promethazine/codeine/phenylephrine (Rx)

Brand and Other Names:Prometh VC with Codeine Syrup
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Dosing & Uses

AdultPediatric

Dosage Forms & Strengths

oral liquid: Schedule V

  • promethazine/codeine/phenylephrine
  • (6.25mg/10mg/5mg)/5mL

Cough

Temporary relief of cough and upper respiratory tract symptoms associated with allergies or common cold

5 mL PO q4-6hr, not to exceed 30 mL/24 hr

Administration

Administer with special measuring device for accurate dose

Dosage Forms & Strengths

promethazine/codeine/phenylephrine

oral liquid: Schedule V

  • promethazine/codeine/phenylephrine
  • (6.25mg/10mg/5mg)/5mL

Cough

<12 years: Contraindicated

12 years: 2.5-5 mL PO q4-6hr; not to exceed 30 mL/24hr

>12 years: 5 mL PO q4-6hr, not to exceed 30 mL/24 hr

Administration

Administer with special measuring device for accurate dose

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Adverse Effects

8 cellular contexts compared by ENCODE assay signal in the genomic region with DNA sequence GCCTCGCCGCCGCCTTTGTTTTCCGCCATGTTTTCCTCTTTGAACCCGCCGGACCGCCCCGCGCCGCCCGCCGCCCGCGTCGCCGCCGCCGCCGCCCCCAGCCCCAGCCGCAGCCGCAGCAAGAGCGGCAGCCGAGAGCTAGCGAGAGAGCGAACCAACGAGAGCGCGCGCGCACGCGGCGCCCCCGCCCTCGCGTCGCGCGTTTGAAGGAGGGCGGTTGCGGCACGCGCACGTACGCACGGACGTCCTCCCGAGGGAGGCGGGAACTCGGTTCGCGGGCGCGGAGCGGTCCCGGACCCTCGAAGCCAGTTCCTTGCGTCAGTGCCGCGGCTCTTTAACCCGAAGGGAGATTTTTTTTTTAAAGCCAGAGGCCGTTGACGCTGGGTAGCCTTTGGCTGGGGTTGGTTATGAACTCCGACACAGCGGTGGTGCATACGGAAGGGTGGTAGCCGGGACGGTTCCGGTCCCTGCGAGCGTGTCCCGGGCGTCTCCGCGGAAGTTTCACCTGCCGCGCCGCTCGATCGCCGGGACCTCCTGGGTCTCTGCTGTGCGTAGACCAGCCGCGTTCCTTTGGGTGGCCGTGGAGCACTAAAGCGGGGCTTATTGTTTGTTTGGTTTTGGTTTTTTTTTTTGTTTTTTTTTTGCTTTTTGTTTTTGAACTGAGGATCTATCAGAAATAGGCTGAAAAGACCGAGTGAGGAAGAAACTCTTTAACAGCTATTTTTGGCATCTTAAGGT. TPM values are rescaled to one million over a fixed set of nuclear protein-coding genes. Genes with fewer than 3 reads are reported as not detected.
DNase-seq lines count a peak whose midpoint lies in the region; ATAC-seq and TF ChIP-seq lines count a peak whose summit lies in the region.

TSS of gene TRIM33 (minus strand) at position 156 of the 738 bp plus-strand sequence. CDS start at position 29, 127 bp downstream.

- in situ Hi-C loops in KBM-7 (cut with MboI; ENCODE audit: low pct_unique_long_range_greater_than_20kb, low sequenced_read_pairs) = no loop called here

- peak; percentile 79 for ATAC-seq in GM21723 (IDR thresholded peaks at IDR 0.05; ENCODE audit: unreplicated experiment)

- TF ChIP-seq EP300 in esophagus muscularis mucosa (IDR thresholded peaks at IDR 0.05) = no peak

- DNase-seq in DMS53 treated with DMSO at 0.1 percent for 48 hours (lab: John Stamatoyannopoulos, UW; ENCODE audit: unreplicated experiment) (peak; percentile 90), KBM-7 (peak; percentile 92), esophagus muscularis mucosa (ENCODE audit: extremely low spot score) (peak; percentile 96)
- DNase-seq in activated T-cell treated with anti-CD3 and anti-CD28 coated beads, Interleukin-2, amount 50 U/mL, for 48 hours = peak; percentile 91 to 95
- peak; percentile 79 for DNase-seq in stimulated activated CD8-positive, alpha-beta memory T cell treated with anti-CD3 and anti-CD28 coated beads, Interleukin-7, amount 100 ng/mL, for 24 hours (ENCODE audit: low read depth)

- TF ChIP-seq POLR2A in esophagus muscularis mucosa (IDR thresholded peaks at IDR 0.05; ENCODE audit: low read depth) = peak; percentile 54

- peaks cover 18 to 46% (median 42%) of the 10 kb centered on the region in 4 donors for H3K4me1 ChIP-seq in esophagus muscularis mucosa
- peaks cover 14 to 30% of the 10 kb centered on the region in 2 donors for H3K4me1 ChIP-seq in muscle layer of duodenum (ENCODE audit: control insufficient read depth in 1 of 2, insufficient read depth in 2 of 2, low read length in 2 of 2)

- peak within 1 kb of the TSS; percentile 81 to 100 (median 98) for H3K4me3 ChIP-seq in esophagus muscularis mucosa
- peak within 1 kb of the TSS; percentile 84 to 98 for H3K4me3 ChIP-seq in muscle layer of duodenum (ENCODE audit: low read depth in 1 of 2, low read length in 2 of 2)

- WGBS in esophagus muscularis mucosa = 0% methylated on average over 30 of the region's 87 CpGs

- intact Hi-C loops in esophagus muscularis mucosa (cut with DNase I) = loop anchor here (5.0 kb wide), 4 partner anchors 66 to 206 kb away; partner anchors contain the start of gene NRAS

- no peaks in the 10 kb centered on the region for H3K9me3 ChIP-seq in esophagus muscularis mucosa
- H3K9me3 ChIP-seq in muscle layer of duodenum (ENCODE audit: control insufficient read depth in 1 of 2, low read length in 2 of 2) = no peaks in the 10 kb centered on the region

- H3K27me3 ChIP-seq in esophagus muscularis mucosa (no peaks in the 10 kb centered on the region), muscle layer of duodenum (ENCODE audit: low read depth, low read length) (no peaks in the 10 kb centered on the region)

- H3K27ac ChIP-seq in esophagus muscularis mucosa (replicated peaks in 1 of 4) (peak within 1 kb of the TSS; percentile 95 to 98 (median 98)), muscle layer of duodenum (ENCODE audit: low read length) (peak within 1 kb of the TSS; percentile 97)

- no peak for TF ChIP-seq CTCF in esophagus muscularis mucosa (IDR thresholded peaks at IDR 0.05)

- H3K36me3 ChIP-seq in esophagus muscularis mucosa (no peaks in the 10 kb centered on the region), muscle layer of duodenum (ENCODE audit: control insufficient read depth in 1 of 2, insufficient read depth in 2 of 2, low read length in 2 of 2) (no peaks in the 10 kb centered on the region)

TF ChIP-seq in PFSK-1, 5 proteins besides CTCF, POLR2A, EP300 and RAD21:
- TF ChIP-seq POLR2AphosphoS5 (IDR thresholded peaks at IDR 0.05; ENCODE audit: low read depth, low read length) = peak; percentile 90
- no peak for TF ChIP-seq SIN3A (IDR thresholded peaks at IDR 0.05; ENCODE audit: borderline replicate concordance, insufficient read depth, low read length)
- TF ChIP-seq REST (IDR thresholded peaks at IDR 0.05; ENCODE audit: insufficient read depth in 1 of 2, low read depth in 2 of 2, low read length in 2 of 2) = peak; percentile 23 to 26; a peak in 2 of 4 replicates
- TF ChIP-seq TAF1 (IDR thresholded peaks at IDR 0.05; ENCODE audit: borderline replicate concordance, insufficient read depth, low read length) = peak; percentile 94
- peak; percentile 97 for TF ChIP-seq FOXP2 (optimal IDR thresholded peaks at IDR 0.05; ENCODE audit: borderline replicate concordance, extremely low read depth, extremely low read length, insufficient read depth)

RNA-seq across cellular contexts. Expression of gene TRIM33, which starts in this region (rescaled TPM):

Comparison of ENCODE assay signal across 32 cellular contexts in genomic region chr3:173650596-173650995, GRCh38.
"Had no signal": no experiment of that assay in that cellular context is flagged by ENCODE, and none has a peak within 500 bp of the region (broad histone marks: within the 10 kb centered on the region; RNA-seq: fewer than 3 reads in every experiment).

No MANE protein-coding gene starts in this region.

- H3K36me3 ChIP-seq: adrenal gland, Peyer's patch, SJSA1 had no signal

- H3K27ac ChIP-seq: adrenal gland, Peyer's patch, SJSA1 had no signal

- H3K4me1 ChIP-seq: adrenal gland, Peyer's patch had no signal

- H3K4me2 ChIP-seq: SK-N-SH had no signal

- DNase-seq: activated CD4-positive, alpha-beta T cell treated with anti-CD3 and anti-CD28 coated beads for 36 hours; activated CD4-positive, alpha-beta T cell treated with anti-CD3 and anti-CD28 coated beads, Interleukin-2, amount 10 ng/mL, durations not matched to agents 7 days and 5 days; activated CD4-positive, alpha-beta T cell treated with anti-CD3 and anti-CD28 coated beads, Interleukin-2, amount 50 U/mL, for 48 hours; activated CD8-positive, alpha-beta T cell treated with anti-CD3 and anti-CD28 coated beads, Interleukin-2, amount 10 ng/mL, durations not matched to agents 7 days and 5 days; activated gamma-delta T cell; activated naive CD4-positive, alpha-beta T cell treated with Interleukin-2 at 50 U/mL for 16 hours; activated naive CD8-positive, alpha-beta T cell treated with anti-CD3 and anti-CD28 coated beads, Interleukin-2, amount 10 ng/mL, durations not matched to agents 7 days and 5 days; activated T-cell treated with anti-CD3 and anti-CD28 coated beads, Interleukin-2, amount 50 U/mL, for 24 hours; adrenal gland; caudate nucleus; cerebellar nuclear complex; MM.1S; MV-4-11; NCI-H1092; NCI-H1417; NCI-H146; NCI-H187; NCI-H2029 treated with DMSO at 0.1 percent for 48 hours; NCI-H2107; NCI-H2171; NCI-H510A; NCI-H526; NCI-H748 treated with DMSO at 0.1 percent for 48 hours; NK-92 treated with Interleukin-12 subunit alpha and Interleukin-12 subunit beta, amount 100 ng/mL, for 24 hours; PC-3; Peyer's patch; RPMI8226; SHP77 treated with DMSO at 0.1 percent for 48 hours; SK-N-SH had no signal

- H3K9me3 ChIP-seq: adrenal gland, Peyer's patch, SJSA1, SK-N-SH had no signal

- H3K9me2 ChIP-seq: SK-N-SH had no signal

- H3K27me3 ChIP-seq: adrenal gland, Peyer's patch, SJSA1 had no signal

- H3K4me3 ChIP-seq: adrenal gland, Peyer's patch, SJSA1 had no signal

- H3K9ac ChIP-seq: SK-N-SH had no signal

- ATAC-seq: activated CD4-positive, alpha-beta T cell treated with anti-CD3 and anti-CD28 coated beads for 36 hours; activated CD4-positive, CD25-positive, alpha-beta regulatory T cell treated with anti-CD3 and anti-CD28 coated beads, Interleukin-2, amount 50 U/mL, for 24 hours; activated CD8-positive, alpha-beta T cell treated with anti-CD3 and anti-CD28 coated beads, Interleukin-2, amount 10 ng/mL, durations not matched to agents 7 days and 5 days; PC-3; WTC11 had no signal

>10%

Codeine

  • Constipation
  • Drowsiness

Frequency Not Defined (Promethazine)

Sedation (common)

Confusion (common)

Disorientation (common)

Adverse anticholinergic effects (dry mouth, blurred vision)

Photosensitivity

Extrapyramidal symptoms

Tachycardia

Bradycardia Leukopenia (rare)

Agranulocytosis (rare)

Obstructive jaundice

Frequency Not Defined (Codeine)

Confusion

Dizziness

False feeling of well being

Headache

Lightheadedness

Malaise

Paradoxical CNS stimulation

Restlessness

Seizure (with excessive doses)

Weakness

Blurred vision

Hypotension (especially with IV use)

Tachycardia

Bradycardia

Dyspnea

Respiratory depression

Anorexia

Nausea

Vomiting

Xerostomia

Rash

Urticaria

Ureteral spasm

Urination decreased